Šamorín’s former synagogue stands at the heart of a traditional architectural setting that also comprises a former Jewish school and other Jewish communal buildings. The synagogue, a rather small building with a simple façade, was spared twice from destruction. The German army, which used the building as an ammunition dump, wanted to blow it up as it retreated from the town in 1945 – but did not do so. Then, in the 1990s, after the building had stood neglected for decades, Csaba and Susanne Kiss stepped in to save it from demolition. They restored the synagogue as a precious site of memory and established there the At Home Gallery, a center for contemporary art and cultural dialogue that attracts artists, musicians and other figures from around the world. In 2000, the Dalai Lama visited the synagogue during an exhibition by Tibetan monks.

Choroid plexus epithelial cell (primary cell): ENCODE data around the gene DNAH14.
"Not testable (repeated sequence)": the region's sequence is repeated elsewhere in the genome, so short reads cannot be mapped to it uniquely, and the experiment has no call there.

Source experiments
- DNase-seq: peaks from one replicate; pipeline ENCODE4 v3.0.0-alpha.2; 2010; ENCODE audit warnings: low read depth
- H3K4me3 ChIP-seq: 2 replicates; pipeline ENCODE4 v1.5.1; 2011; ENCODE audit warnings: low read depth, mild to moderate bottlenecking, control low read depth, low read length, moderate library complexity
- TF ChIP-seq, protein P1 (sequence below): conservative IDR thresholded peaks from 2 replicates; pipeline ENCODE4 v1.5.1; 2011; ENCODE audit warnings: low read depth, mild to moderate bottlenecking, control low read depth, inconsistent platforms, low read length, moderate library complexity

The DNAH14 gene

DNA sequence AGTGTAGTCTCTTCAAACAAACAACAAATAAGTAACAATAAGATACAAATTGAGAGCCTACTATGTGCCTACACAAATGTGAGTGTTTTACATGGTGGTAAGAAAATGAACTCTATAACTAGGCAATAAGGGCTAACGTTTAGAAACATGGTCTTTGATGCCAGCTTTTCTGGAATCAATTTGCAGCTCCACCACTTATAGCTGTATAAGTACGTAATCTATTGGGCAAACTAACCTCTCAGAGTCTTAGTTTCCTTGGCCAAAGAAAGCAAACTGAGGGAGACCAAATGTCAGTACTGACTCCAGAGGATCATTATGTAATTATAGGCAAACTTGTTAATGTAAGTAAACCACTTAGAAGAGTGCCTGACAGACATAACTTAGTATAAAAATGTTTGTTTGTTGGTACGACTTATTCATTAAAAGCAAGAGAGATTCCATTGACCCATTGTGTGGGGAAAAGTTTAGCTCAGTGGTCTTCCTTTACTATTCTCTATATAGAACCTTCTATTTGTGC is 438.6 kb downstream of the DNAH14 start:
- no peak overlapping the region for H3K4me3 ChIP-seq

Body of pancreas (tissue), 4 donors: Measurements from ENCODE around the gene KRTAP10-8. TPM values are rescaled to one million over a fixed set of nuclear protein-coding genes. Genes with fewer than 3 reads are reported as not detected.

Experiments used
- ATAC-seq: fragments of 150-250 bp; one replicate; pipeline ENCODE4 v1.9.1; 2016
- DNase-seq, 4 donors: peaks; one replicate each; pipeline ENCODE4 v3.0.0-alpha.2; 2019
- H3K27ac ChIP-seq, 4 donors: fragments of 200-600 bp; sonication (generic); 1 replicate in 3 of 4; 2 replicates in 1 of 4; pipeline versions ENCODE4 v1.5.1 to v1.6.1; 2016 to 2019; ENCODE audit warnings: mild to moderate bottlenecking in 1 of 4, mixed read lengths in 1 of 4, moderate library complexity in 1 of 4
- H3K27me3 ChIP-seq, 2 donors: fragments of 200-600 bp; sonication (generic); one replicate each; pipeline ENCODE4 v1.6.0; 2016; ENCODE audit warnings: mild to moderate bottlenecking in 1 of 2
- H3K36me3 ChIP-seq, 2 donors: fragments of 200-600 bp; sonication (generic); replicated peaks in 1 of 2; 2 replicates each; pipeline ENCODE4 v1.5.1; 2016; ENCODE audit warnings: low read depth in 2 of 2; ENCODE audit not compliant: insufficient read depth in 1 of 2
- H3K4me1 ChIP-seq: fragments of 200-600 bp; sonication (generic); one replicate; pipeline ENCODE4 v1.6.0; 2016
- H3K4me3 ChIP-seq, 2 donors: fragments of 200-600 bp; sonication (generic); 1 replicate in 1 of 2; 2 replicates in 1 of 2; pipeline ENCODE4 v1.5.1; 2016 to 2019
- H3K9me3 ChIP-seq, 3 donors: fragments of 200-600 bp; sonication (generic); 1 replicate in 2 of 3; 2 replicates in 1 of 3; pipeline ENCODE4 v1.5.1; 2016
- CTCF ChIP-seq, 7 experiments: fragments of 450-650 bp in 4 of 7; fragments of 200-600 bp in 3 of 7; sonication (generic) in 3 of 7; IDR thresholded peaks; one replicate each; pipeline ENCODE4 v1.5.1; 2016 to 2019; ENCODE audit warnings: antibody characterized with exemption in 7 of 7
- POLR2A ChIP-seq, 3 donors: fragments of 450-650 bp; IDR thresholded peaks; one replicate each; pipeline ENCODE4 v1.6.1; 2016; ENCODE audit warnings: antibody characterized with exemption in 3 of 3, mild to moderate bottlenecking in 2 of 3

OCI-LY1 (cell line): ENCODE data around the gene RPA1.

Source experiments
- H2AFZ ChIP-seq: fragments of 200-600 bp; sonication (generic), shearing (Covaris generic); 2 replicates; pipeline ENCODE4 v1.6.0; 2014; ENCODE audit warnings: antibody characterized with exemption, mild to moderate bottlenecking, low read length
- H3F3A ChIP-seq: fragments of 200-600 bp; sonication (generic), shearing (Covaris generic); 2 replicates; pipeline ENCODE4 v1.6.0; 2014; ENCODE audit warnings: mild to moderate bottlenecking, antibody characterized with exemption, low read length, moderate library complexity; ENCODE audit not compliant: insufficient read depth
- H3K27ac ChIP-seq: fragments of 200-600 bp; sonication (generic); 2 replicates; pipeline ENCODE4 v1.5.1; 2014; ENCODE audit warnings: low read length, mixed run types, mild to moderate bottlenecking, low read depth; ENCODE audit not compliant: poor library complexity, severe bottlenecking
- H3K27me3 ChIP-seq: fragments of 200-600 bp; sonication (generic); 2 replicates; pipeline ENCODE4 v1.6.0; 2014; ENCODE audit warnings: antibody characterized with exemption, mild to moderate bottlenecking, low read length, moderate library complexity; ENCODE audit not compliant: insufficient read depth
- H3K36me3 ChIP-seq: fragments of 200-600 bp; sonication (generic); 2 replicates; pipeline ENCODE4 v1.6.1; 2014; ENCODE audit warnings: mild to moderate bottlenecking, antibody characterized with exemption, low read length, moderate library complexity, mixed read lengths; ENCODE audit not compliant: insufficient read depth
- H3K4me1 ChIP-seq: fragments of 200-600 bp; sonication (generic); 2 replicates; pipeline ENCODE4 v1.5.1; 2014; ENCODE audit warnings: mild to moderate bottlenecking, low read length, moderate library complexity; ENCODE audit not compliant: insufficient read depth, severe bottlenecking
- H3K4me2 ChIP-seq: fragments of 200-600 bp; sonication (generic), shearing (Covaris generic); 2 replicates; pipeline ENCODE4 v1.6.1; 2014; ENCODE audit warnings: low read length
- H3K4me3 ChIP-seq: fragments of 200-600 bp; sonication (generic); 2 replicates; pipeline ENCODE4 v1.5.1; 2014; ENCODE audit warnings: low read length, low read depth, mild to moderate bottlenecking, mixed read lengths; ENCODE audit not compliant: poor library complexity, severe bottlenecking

Jews were barred from living in Šamorín until 1840. Instead, they resided in nearby Mliečno and commuted to Šamorín for business. They gradually moved to Šamorín after an organized Jewish community was established there in the 1860s. In 1912, the Jewish community built a new synagogue on the eastern outskirts of the town. The community prospered and had 318 members in 1930. Šamorín was occupied by Hungary in 1938-1945. On April 16, 1944 a ghetto was established around the synagogue, where local Jews were concentrated. After six weeks, they were transported to Dunajská Streda and from there to Auschwitz. A small Jewish community was reestablished after the Holocaust. It ceased to exist during the 1960s, and today there are no Jewish residents in Šamorín.